Western Redbud

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Western Redbud (Cercis occidentalis) grows as a large deciduous shrub or small multi-trunked tree. It blooms early in the spring, typically before the copper, heart-shaped leaves appear. The beautiful magenta pea-like flowers are prominent in March. In fact, Cercis occidentalis is a member of the pea family, and the flowers are edible! These native California plants can reach a mature size of 20 feet tall and 15 feet wide. They grow in the dry California foothills and valley floors. The western redbud is very drought-tolerant and prefers limited summer irrigation. The bright coppery spring foliage changes by summer to blue-green and clusters of flat red or brown seed pods appear amongst the leaves. Toward late fall the leaves gradually drop, exposing the remaining pods which often hang on until spring. Different parts of the tree were used by Native Americans — stems for baskets, leaves for incense, and roasted seed pods for food. Both the flowers and young pods were eaten. Young fall redbud branches are highly valued by Native American basket weavers for their wine-red coloring, while the white inner sapwood of young spring branches is equally prized as weft wood. The UC Davis Arboretum features some particularly nice plantings.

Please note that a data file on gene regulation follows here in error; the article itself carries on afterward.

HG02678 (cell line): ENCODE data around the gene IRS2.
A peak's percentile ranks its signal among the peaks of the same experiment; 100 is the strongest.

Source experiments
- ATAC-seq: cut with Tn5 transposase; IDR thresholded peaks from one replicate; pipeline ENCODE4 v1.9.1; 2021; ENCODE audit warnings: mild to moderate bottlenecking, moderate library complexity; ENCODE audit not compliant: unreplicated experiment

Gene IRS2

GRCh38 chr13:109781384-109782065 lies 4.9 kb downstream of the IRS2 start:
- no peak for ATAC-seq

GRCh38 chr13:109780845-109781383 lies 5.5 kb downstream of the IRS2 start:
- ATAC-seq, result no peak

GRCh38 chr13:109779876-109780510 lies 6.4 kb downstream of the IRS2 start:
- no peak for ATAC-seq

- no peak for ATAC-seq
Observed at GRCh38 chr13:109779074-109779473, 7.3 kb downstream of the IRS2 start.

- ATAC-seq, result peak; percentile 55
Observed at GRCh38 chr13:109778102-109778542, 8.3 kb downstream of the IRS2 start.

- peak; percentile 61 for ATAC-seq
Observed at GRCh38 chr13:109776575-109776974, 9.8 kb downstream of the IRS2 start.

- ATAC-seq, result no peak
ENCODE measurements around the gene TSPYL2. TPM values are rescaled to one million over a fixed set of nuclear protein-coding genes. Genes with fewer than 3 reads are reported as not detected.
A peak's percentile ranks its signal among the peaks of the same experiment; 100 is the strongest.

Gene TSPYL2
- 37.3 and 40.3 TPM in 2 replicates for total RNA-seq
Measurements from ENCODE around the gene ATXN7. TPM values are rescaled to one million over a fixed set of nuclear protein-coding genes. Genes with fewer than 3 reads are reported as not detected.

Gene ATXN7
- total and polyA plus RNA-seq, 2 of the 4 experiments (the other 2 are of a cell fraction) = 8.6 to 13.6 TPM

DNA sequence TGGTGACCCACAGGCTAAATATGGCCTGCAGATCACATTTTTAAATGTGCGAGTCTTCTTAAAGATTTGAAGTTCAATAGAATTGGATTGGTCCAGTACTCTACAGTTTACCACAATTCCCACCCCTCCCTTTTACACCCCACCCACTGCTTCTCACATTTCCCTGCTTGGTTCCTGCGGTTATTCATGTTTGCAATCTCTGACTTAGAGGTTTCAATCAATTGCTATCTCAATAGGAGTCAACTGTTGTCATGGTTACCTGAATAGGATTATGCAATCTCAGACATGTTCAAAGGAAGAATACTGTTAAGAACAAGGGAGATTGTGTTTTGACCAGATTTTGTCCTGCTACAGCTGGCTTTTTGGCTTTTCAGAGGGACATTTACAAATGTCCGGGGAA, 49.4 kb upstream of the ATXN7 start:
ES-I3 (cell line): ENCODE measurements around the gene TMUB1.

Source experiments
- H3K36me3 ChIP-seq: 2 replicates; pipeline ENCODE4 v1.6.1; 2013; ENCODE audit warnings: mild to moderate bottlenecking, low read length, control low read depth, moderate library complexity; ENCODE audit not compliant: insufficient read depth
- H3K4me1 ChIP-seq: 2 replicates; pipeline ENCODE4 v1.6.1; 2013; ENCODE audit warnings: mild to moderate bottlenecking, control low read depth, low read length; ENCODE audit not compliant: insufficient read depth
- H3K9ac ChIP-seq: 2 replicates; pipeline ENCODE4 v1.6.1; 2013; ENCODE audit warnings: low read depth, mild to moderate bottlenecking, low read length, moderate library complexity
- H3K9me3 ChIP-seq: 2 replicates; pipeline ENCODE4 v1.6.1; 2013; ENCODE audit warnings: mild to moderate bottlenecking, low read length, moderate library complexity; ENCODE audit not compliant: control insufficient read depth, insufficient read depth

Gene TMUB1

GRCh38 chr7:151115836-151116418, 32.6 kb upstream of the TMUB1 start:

For a listing of other plants growing around town, please visit our Town Flora page.

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